Football Soccer - Euro 2016 - France News Conference - Clairefontaine, France - 30/6/16 - France's Patrice Evra attends a news conference. (Photo: Reuters)
France, who have earned a reputation for leaving it late at this European Championship, would be well-advised to wake up early when they face Iceland for a place in the semi-finals, veteran defender Patrice Evra warned on Thursday.
The hosts have survived some scares with sluggish starts and last-gasp wins on their way to the last eight but now is the time to make an impact from the start, the 35-year-old left back, regarded as Les Bleus' wise old man, told a news conference.
"We keep scaring ourselves, we're crazy," Evra said. "If we keep doing that, we might not go through. We need to stop reacting and start acting."
Evra, who has won plenty of silverware at club level but has never gone beyond the quarter-finals of a major event with France, nodded when asked whether Sunday's tie at the Stade de France might be the most important game in his career.
"Yes, that's true," said the Juventus player, in line to win his 78th cap against Iceland. "I can't stop there, we can't stop there. We all know what we're here for."
"Uncle" Evra, as his team mates affectionately call him, urged the France players not to underestimate Iceland, who advanced with a shock 2-1 win over England.
"Before England played them, English journalists were asking me what it would be like (for France) to face England and I told them 'wait a minute, guys, you're not there yet'", he said.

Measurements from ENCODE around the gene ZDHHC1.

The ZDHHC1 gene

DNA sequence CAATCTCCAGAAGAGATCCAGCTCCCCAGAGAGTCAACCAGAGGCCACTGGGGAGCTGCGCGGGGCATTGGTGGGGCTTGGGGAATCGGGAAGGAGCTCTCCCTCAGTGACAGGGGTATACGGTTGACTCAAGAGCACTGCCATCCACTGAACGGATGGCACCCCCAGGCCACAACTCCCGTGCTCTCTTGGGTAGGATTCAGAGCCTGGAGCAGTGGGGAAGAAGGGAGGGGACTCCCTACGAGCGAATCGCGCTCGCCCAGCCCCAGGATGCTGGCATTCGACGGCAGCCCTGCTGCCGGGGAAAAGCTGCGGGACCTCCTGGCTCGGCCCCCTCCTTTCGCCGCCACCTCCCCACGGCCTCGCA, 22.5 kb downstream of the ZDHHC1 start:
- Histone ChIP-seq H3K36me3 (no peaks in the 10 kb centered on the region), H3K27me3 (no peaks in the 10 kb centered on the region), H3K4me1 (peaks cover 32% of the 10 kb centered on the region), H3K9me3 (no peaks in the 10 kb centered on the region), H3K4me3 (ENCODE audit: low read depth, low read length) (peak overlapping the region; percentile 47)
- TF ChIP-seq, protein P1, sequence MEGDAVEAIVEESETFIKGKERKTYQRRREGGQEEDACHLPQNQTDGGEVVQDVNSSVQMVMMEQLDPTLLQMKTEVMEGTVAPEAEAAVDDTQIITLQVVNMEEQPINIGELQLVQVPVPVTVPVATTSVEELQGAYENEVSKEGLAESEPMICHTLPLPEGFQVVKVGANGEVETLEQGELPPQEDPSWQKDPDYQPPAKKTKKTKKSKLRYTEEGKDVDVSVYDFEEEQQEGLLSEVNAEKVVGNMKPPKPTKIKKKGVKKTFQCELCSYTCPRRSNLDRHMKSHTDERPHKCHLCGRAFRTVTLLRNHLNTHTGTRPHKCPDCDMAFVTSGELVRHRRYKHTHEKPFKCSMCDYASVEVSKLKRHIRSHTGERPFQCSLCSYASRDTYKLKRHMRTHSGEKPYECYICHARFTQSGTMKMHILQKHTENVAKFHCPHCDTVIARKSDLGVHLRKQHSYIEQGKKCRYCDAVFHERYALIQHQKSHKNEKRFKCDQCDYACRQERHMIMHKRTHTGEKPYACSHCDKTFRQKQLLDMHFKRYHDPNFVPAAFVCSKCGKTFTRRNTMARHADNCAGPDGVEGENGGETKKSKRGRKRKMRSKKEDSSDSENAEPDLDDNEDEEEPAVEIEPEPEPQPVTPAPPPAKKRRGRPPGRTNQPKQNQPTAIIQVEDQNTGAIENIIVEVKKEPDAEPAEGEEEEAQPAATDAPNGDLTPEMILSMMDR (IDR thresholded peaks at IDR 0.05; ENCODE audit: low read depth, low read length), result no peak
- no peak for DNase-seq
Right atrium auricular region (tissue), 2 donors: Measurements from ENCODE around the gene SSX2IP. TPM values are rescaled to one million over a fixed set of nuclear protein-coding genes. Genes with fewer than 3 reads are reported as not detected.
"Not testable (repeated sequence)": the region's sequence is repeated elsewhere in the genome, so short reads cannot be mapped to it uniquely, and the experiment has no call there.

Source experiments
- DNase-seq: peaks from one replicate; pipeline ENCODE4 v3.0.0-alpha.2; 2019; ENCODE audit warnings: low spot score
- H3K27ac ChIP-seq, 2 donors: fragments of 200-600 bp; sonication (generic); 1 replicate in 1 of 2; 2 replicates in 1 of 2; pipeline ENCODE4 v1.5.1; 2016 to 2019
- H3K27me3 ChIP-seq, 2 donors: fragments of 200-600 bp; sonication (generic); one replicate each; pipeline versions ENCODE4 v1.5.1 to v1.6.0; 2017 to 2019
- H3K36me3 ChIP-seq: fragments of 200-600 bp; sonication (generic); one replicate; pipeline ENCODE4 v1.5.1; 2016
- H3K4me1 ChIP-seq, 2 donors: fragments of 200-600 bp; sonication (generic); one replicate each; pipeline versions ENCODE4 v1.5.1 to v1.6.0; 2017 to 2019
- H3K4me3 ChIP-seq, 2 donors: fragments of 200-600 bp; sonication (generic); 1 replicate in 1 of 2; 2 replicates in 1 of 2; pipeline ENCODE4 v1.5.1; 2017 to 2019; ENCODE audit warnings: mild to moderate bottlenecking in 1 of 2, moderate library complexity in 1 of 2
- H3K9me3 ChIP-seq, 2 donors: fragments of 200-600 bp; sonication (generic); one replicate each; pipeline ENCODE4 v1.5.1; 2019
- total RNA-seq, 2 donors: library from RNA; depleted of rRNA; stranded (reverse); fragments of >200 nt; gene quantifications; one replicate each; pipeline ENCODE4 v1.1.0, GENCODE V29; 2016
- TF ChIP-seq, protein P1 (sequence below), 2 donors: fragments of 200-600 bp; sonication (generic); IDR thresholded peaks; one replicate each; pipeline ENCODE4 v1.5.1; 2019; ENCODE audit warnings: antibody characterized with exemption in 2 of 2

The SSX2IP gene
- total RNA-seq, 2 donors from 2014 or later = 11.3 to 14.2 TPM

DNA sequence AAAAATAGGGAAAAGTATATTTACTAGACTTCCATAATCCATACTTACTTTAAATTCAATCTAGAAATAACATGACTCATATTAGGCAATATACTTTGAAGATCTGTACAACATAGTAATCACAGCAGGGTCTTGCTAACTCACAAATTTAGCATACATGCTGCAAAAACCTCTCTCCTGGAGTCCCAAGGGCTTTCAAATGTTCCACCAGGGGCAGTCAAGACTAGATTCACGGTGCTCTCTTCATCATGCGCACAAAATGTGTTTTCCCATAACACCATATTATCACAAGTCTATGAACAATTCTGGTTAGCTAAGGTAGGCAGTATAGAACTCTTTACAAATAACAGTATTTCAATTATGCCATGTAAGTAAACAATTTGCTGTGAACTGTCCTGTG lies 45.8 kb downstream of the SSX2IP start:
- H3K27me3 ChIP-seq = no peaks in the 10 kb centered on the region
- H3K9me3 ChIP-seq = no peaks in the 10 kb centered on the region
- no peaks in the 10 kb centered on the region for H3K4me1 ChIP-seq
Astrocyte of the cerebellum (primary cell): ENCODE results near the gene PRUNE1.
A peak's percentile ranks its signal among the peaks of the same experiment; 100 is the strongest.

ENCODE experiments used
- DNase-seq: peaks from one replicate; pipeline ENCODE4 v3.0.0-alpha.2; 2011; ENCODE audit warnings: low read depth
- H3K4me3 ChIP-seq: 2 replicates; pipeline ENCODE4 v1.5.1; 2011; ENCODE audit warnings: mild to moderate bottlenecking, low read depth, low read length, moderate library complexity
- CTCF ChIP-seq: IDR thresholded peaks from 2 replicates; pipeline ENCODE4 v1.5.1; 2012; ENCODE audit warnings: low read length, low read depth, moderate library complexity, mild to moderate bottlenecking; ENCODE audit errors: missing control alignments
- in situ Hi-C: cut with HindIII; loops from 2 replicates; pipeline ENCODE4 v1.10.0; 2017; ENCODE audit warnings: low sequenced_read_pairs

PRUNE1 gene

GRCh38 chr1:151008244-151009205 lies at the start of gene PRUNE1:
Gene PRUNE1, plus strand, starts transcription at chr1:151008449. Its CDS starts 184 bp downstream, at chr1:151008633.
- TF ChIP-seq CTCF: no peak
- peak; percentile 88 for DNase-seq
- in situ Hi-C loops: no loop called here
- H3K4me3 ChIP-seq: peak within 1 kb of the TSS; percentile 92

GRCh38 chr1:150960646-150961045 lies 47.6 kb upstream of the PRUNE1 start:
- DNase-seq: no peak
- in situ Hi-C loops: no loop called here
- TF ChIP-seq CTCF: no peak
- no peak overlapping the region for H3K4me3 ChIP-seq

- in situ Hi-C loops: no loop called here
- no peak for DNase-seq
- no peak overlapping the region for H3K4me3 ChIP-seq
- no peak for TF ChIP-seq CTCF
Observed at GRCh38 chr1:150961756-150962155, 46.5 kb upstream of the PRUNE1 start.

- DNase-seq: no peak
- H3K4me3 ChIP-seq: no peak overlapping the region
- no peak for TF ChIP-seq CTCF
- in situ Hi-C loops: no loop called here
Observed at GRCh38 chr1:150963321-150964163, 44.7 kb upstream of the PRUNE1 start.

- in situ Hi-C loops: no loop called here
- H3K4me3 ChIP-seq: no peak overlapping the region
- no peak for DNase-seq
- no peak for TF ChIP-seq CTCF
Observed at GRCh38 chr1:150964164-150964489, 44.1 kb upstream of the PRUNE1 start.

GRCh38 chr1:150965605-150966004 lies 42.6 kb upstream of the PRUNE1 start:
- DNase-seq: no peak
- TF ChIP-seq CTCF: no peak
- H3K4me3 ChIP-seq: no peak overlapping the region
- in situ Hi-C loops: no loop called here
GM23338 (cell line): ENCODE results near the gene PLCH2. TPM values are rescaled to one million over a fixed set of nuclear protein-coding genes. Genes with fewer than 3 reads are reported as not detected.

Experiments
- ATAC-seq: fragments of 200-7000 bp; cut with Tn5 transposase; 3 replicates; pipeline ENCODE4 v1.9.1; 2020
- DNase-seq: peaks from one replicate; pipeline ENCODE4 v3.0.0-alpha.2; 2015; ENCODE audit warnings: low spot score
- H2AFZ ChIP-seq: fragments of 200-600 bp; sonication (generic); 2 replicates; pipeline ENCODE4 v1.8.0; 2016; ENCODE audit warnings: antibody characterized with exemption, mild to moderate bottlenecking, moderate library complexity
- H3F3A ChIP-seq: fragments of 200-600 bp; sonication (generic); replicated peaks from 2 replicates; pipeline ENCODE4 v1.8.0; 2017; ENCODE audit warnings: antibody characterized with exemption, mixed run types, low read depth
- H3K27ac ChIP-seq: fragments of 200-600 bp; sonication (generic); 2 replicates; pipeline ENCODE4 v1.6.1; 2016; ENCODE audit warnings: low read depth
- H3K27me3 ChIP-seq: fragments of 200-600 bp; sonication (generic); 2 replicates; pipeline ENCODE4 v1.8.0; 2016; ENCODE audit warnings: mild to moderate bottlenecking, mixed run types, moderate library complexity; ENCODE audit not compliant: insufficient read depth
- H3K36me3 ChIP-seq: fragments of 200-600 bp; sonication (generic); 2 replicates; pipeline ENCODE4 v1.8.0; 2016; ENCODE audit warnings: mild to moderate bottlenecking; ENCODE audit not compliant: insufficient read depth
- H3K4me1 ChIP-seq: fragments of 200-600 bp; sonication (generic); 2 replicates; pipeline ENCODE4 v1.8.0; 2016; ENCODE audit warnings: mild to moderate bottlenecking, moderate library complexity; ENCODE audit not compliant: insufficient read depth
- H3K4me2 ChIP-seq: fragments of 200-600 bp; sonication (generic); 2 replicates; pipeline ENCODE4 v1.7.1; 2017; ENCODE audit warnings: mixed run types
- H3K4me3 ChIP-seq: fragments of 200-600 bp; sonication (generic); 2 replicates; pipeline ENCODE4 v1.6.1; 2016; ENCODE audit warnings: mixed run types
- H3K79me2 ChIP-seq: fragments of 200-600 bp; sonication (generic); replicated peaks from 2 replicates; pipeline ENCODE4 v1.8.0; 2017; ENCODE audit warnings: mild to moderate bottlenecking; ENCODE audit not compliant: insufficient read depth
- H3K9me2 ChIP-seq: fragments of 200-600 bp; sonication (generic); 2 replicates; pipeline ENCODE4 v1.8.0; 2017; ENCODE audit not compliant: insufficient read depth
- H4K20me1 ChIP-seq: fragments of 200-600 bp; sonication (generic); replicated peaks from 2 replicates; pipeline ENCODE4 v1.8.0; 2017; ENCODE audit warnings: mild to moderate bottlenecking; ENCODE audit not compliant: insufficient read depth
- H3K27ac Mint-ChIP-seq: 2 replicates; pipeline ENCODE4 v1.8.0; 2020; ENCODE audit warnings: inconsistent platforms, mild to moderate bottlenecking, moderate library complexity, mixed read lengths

"People go on about long throws and all that but Iceland are not just that," he added. "They're a good team who can play good football and they did not get to that stage by accident. We have all due respect for Iceland, which does not mean we don't believe we can't beat them."
Evra, whose own performances in the tournament have been criticised but whose leadership qualities are vital to France, looked happy to chat with journalists at France's training camp outside Paris.
It was not always the case.
His relationship with the outside world suffered from his role in the 2010 World Cup scandal, when he captained the team who refused to train in South Africa in support of striker Nicolas Anelka, ejected from the squad for insulting then-coach Raymond Domenech.
"This team is great, we enjoy being together and we're having a lot of fun," Evra said. "Before, things were was a bit more complicated."
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